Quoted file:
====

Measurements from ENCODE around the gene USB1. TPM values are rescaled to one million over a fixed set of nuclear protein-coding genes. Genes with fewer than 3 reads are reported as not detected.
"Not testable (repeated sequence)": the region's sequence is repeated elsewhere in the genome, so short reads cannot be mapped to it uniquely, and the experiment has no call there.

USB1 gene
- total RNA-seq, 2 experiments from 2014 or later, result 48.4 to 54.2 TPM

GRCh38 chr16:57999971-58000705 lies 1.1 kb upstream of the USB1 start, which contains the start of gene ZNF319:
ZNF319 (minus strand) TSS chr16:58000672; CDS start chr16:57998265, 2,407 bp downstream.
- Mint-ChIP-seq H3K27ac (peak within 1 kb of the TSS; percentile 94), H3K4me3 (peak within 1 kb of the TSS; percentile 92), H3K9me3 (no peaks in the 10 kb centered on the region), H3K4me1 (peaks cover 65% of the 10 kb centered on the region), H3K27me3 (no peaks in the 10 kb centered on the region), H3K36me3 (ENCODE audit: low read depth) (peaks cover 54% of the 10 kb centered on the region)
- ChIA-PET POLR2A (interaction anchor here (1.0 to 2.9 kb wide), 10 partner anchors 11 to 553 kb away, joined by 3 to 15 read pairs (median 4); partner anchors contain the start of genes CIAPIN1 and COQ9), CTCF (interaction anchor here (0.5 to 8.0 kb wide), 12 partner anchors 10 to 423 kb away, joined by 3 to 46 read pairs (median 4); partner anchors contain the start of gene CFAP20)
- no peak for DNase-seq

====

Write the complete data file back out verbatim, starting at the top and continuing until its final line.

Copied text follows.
Measurements from ENCODE around the gene USB1. TPM values are rescaled to one million over a fixed set of nuclear protein-coding genes. Genes with fewer than 3 reads are reported as not detected.
"Not testable (repeated sequence)": the region's sequence is repeated elsewhere in the genome, so short reads cannot be mapped to it uniquely, and the experiment has no call there.

USB1 gene
- total RNA-seq, 2 experiments from 2014 or later, result 48.4 to 54.2 TPM

GRCh38 chr16:57999971-58000705 lies 1.1 kb upstream of the USB1 start, which contains the start of gene ZNF319:
ZNF319 (minus strand) TSS chr16:58000672; CDS start chr16:57998265, 2,407 bp downstream.
- Mint-ChIP-seq H3K27ac (peak within 1 kb of the TSS; percentile 94), H3K4me3 (peak within 1 kb of the TSS; percentile 92), H3K9me3 (no peaks in the 10 kb centered on the region), H3K4me1 (peaks cover 65% of the 10 kb centered on the region), H3K27me3 (no peaks in the 10 kb centered on the region), H3K36me3 (ENCODE audit: low read depth) (peaks cover 54% of the 10 kb centered on the region)
- ChIA-PET POLR2A (interaction anchor here (1.0 to 2.9 kb wide), 10 partner anchors 11 to 553 kb away, joined by 3 to 15 read pairs (median 4); partner anchors contain the start of genes CIAPIN1 and COQ9), CTCF (interaction anchor here (0.5 to 8.0 kb wide), 12 partner anchors 10 to 423 kb away, joined by 3 to 46 read pairs (median 4); partner anchors contain the start of gene CFAP20)
- no peak for DNase-seq